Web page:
LITHIUM CONF: China to maintain key role in lithium-ion battery supply chain to 2025 - Bloomberg NEF
China is currently the key player in the lithium-ion battery supply chain and will remain dominant for the next five years, according to the head of energy storage at Bloomberg New Energy Finance.
Because China has the biggest lithium-ion battery manufacturing capacity and has greater direct and indirect control over most raw materials for batteries, it will maintain its leading role in the lithium-ion battery supply chain from now until 2025, James Frith said at the Lithium Supply& Market 2020 virtual conference hosted by Fastmarkets on Wednesday October 28.
Frith said Bloomberg NEF had published a lithium-ion battery supply chain ranking showing each country’s position in 2020 and where it will be in 2025 based on its current development trajectory in several key sectors including raw materials, fuel cells and components, the environment and demand, among other things.
Among 25 ranked countries in the battery supply chain, China is expected to remain the global leader until 2025 - not only because it has the largest industry overall, but also because it has the biggest end-user market, according to Bloomberg NEF.
Japan currently ranks second in the lithium-ion battery supply chain and is also expected to maintain its position through to2025, Frith said.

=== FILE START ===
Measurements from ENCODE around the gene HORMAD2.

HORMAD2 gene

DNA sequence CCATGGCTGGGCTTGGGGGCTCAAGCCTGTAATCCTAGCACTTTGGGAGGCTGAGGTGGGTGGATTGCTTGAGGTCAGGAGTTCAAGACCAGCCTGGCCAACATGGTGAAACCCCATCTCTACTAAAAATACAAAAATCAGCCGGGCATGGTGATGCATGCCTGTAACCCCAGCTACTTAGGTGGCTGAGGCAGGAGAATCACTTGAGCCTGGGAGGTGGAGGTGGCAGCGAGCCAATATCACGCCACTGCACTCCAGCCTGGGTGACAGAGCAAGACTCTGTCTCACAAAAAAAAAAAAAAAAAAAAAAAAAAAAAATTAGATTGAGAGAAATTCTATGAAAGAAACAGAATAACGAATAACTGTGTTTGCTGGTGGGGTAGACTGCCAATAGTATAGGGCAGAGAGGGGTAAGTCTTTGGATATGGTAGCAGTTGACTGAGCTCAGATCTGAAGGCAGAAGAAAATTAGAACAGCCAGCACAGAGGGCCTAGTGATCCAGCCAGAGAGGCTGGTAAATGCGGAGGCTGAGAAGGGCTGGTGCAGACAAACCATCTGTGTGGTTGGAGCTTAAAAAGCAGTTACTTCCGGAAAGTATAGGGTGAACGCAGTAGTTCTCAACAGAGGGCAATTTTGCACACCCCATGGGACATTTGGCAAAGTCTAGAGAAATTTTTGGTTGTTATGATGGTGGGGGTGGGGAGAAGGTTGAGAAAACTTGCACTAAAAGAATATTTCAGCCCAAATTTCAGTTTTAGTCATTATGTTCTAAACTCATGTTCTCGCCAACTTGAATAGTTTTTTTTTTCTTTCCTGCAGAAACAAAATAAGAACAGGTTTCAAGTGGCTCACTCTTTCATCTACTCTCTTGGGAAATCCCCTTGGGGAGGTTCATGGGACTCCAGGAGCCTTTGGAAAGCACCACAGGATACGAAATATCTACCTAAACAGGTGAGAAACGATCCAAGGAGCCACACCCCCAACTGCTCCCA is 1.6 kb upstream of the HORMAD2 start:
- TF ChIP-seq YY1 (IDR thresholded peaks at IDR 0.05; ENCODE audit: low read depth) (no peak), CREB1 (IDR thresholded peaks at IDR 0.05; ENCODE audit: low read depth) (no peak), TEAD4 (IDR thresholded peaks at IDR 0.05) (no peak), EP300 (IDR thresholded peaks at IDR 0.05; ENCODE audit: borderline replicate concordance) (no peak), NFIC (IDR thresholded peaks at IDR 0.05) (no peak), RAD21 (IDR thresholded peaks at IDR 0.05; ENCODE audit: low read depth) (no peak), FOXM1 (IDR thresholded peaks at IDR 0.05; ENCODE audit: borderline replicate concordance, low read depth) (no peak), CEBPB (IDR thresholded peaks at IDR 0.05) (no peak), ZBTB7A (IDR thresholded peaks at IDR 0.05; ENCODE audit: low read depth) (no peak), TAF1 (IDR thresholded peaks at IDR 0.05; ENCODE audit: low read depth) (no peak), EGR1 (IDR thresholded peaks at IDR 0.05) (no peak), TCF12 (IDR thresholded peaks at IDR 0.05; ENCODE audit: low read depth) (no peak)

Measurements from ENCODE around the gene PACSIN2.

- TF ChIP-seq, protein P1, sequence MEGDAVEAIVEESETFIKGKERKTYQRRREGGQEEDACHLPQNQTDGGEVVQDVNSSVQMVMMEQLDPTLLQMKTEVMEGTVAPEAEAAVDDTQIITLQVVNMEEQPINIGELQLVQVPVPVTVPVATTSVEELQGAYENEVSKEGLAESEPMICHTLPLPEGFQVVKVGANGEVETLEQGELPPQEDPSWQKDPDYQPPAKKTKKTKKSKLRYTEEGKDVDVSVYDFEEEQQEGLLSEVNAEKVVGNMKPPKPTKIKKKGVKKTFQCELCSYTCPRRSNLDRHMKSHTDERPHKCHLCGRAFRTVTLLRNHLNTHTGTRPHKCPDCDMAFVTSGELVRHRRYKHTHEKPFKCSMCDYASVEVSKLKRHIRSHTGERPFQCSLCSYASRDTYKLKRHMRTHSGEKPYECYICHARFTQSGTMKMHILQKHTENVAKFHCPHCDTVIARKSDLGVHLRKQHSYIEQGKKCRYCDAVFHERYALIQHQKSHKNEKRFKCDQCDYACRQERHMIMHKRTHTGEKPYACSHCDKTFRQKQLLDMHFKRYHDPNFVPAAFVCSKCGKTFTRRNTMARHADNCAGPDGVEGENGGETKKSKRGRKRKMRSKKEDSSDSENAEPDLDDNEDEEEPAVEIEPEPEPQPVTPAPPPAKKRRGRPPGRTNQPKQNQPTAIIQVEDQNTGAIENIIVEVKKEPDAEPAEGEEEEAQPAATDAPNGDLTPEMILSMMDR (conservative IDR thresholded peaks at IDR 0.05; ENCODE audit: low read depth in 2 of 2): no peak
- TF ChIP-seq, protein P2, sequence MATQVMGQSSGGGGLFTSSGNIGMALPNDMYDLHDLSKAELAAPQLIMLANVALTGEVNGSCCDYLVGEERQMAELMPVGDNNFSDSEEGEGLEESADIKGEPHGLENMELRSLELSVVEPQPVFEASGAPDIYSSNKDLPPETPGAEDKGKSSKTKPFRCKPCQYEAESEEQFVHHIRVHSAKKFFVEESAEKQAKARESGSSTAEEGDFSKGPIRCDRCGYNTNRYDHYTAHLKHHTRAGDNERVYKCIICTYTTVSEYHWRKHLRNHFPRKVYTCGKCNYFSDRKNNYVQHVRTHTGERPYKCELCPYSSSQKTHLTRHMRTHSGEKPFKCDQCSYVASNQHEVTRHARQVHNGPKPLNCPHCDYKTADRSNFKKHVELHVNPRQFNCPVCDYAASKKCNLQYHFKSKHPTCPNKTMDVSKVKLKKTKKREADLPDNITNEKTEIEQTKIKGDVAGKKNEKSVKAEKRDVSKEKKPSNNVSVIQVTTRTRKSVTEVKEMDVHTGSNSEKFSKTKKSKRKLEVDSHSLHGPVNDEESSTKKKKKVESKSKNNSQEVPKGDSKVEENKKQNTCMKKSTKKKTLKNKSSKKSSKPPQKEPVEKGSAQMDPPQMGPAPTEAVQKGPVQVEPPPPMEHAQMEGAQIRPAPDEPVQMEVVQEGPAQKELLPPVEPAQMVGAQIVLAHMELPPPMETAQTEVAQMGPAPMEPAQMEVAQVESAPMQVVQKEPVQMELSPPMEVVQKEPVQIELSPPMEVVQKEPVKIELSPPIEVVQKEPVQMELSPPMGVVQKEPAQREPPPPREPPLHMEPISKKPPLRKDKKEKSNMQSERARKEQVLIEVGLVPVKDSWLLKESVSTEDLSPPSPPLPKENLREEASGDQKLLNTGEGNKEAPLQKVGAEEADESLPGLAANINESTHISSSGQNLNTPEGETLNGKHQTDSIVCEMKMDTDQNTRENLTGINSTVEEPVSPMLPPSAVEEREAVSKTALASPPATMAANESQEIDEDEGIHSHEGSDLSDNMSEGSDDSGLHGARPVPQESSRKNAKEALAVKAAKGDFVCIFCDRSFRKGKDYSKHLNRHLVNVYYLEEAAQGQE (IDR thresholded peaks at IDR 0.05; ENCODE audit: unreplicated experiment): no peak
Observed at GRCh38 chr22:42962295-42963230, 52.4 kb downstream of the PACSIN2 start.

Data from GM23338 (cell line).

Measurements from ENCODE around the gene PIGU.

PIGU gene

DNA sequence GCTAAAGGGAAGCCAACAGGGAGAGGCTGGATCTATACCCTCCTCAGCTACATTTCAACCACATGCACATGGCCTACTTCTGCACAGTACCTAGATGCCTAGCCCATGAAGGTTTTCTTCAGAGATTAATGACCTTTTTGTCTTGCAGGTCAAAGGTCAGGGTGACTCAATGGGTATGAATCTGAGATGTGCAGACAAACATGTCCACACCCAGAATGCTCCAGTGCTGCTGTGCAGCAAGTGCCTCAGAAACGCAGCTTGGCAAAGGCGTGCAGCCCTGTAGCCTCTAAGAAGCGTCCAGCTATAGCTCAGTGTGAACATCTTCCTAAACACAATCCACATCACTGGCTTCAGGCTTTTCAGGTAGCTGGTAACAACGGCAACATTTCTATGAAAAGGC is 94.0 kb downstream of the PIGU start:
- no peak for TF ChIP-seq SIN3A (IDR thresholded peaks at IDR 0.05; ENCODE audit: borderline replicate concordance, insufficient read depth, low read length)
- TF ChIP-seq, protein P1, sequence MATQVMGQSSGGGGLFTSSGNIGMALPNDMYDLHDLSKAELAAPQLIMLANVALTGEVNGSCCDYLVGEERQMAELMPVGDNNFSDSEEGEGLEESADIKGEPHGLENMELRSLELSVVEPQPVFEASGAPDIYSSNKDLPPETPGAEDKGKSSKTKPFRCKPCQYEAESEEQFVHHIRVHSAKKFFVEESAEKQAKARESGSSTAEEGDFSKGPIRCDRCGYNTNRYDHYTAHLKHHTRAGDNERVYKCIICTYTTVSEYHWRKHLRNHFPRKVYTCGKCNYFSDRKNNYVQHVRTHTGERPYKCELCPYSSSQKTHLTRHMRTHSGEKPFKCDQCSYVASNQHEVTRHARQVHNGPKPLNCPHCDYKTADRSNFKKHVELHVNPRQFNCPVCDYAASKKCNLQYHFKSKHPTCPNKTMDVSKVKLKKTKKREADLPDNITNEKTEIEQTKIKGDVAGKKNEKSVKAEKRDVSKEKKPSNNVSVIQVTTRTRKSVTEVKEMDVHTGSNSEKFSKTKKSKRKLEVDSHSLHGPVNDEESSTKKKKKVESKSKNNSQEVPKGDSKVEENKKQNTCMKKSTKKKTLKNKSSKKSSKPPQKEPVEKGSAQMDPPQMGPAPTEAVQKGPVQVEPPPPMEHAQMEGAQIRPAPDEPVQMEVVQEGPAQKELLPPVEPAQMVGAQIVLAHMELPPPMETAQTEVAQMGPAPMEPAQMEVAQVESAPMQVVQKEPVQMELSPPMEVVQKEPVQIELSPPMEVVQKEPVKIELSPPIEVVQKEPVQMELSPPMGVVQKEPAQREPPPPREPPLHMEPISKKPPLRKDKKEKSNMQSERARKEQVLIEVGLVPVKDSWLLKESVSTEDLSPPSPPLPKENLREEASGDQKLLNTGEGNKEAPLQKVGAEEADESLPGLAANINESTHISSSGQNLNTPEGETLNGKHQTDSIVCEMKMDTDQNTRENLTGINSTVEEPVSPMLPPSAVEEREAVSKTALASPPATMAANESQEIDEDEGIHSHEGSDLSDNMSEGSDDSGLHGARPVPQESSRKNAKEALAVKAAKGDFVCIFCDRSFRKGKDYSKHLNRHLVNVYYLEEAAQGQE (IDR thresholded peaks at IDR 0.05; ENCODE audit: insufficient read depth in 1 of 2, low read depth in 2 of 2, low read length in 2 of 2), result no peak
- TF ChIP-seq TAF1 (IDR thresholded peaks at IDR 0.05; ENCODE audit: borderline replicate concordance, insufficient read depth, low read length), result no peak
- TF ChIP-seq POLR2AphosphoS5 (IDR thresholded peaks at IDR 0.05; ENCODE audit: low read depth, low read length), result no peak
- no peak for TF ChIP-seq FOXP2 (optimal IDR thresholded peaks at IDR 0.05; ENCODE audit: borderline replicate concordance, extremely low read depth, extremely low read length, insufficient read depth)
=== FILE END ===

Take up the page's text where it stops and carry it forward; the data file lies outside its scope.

South Korea comes third in 2020, but by 2025 it will have fallen to eighth due to a “poor environmental score,” Frith said, largely due to its very high power transmission grid emissions - of about 400g carbon dioxide per kWh produced. Most other countries are reducing their grid emissions to become cleaner and greener, Frith added.
Sweden will rise from 10th now to fourth in 2025, while Germany, France and Finland are all in the top 10 from 2020 to2025 because of strong support from their governments in the new energy vehicles (NEV) sector.
The United States, meanwhile, is expected to move up from sixth place in 2020 to third in 2025, while the other top-10countries are the United Kingdom and Canada.
“In the US, [while] there is not as much government support as in Europe... the country will move up the rankings because so many manufacturing plants and component manufacturing[facilities are] being built there, and [the country] also has some [of the key] raw materials,” Frith said.
The ranking for the lithium-ion battery supply chain is mainly to better understand the lithium-ion battery supply chain and to gain some insight into where future opportunities might lie.
Frith said the world’s total lithium-ion battery manufacturing capacity was expected to be 525GWh by the end of the year in2020 with 78% of that manufacturing capacity located in China.
By 2025, however, the total capacity for making lithium-ion batteries will have more than tripled to 1,798GWh, and China will still have the majority of manufacturing capacity by then- although its share is expected to fall to 68%, with Europe likely to be making the most inroads in terms of increasing its market share.
In addition to its dominance in battery production, China has a major influence in the mining and refining of battery raw materials.
China greater direct and indirect control over the key battery raw materials than other countries and is the only country with direct access to captive supplies of all the key materials - including graphite, lithium, nickel and cobalt, among others - although only tiny amounts of some of these products are to be found in China.